Elite Aviation Soars High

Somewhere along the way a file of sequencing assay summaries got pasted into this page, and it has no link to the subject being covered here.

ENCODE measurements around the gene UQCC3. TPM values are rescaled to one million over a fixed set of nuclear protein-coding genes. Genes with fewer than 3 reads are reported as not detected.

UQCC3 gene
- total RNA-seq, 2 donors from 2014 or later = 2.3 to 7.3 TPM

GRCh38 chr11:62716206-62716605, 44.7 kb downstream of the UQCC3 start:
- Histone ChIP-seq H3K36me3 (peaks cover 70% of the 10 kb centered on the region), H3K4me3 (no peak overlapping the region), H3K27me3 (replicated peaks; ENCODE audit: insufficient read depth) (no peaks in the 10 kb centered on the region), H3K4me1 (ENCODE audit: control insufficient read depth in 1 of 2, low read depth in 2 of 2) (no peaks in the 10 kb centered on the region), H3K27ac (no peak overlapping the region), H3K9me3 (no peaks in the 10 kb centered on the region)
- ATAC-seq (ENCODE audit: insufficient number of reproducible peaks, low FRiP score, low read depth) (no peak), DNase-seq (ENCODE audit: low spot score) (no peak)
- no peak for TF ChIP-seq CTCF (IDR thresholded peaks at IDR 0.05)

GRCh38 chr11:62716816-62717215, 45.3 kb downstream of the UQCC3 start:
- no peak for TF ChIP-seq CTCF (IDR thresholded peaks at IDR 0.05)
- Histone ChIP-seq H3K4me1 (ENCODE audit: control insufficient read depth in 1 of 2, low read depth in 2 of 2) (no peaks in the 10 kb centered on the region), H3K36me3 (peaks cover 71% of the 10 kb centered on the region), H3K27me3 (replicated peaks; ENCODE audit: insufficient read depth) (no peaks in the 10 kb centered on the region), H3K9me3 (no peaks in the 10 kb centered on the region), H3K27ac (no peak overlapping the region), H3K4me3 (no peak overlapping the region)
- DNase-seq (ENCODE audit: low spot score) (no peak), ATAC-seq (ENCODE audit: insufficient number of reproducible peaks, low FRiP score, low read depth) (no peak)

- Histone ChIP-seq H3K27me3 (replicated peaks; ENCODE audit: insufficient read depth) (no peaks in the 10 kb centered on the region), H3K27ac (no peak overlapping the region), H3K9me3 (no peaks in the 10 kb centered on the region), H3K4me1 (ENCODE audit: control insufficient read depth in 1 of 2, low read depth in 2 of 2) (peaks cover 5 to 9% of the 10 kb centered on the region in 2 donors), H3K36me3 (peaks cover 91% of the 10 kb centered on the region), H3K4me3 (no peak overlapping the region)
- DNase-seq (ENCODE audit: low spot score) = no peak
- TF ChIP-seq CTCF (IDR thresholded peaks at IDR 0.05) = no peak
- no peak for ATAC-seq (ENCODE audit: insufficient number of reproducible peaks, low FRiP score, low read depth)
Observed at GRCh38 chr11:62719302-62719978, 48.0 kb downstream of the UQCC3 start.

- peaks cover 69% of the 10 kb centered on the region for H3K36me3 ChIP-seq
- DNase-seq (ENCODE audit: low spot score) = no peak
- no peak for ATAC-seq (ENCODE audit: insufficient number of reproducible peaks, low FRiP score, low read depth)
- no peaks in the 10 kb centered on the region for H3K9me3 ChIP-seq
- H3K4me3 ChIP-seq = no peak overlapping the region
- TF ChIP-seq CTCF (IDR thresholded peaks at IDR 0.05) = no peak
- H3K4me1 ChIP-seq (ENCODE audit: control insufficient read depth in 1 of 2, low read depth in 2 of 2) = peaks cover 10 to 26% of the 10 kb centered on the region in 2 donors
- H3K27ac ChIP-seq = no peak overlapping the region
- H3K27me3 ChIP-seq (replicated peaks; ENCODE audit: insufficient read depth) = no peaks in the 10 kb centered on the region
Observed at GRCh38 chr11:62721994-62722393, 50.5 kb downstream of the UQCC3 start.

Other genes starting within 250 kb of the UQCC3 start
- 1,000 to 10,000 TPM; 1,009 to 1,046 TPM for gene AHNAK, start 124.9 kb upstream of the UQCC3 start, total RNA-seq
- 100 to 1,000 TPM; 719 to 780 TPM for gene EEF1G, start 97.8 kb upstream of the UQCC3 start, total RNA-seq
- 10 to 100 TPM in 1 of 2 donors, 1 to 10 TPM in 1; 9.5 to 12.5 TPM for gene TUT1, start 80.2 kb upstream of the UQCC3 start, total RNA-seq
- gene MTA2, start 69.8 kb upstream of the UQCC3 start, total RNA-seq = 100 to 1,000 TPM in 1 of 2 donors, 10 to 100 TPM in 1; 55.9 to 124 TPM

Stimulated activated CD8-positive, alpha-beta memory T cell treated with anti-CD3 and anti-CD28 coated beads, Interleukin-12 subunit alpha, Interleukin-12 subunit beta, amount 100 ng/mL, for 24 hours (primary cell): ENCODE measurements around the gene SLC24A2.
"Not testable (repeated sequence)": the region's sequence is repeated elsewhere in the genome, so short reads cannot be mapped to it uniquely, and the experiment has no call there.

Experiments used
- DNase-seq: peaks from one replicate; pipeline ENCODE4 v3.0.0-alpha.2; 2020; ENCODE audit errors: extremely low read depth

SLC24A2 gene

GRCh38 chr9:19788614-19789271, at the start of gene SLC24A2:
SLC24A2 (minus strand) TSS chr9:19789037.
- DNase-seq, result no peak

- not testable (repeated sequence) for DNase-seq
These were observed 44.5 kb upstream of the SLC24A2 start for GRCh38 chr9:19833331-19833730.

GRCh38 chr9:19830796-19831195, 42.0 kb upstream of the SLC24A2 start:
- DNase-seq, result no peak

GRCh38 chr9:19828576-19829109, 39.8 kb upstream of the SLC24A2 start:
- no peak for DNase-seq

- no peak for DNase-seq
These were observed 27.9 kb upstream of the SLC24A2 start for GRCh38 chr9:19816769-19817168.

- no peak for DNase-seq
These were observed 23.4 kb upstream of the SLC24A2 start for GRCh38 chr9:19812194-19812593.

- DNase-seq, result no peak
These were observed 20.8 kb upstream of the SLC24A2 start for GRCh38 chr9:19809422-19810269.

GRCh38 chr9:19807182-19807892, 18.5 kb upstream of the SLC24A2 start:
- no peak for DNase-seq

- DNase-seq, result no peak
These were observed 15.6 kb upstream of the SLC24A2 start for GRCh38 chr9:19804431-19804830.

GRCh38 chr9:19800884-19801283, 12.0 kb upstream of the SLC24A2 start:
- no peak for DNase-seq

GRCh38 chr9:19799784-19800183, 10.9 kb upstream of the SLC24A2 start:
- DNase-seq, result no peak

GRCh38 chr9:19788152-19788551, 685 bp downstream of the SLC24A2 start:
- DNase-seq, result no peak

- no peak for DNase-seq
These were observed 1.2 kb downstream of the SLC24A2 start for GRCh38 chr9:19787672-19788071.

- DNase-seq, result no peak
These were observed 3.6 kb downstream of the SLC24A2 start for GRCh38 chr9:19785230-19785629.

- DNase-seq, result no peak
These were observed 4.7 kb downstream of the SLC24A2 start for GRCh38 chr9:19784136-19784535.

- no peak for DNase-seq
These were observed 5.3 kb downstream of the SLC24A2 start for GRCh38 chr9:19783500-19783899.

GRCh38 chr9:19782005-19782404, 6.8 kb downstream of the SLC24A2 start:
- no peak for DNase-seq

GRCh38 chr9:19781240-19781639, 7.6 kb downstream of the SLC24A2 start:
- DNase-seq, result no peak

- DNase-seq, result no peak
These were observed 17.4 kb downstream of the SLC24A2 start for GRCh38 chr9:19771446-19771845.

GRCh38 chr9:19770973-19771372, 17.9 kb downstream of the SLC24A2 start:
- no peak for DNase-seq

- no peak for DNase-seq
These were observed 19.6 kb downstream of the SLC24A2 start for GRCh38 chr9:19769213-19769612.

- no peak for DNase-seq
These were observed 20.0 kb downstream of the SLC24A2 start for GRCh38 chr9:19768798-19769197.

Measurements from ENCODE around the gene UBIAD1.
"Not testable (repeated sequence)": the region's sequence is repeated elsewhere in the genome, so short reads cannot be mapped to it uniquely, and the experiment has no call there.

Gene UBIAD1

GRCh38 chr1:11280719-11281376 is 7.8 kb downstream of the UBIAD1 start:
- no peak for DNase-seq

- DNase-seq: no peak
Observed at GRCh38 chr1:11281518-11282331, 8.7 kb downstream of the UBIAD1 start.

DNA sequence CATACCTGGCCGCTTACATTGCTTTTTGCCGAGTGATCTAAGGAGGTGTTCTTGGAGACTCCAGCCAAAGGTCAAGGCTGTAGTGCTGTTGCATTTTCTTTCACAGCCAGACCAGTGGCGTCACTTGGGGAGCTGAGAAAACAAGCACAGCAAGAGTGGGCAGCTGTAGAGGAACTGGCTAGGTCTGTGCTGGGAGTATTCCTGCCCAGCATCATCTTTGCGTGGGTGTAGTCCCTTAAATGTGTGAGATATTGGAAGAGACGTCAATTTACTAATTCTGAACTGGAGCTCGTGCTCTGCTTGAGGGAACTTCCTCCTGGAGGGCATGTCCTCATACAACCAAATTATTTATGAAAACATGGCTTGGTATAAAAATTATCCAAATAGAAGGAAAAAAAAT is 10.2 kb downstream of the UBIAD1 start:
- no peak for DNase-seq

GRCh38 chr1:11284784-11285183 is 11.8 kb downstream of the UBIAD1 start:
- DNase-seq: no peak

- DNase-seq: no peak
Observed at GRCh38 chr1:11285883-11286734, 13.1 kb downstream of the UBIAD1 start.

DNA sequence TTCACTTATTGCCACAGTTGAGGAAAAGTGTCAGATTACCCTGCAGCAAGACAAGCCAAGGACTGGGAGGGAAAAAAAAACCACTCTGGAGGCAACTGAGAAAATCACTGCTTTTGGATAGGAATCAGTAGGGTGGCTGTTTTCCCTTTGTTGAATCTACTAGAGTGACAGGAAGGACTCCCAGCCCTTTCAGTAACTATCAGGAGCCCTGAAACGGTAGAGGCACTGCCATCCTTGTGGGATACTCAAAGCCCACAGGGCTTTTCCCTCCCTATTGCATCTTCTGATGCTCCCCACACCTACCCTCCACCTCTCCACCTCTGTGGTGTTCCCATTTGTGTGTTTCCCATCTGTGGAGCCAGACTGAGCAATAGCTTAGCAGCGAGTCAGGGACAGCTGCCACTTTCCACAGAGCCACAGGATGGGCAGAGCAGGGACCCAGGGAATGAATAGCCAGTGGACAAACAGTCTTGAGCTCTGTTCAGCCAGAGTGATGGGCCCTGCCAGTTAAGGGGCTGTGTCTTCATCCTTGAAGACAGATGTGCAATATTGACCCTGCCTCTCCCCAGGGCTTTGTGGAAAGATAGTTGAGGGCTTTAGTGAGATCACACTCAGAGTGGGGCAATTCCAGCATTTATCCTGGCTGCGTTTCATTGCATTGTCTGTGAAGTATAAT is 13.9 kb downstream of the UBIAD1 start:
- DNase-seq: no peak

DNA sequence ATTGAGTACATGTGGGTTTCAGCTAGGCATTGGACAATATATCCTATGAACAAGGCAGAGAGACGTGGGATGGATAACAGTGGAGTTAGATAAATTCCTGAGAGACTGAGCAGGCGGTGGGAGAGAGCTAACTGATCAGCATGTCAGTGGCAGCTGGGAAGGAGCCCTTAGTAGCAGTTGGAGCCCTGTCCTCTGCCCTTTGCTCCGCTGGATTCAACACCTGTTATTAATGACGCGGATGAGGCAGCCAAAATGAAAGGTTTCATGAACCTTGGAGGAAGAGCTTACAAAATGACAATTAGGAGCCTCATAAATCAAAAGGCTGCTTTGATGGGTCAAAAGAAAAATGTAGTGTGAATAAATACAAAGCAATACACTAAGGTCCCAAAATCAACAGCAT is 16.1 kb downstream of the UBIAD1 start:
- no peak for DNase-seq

In 2012, Alaena Theresa Hill (nee Williams) had a firsthand experience of the need for a helicopter when she was trapped in horrendous floods that devastated the area she lived in Raviravi, Ba. She called a helicopter operator for a charter, only to be told the price had increased 350% due to the natural disaster. From that point on the idea to start her own helicopter business began and some six years later, Elite Aviation was born with Hill as its chief executive officer. “With two years of extensive market research and the assistance of a key team of best of breed experts we set out to bring transformation and innovation in the aviation industry. “We wanted to bring change, particularly in the areas of price, capabilities, the range of aircraft and the way in which helicopter transfer operations are undertaken. It’s taken six long years to be an overnight success.” To close gaps in the business, Hill and her team looked at the tourism market and how operators had historically delivered small parties to and from various destinations in Fiji using light helicopters. The team had to identify areas in which it felt it could do things differently. “By placing our focus on potential end customers at the centre of our business universe, we then worked outwards to ensure the key areas were addressed,” Hill said. “That allowed the best selection of aircraft the Bell 212 and 412 aircrafts, world known for their safety and ability to carry a large number of passengers.” Hill said that as a start up, Elite Aviation has a small, effective team of specialists in Fiji and some offshore consultants who work to deliver her vision. Because the company was the first in Fiji to use the type of aircraft they have, it had to use offshore experts also to give local specialists the necessary skills. There are eight aircraft in Elite Aviation’s fleet: two have arrived and a surprise is on its way shortly. Each aircraft has a back-to-back pilot and engineer and a local trainee with capabilities in transferring up to 13 passengers at a time, mercy flights, search and rescue and industrial uses. To have a woman as the CEO of any company is still rare. To have one in a male dominated field is even rarer. It is an achievement that is not without its challenges.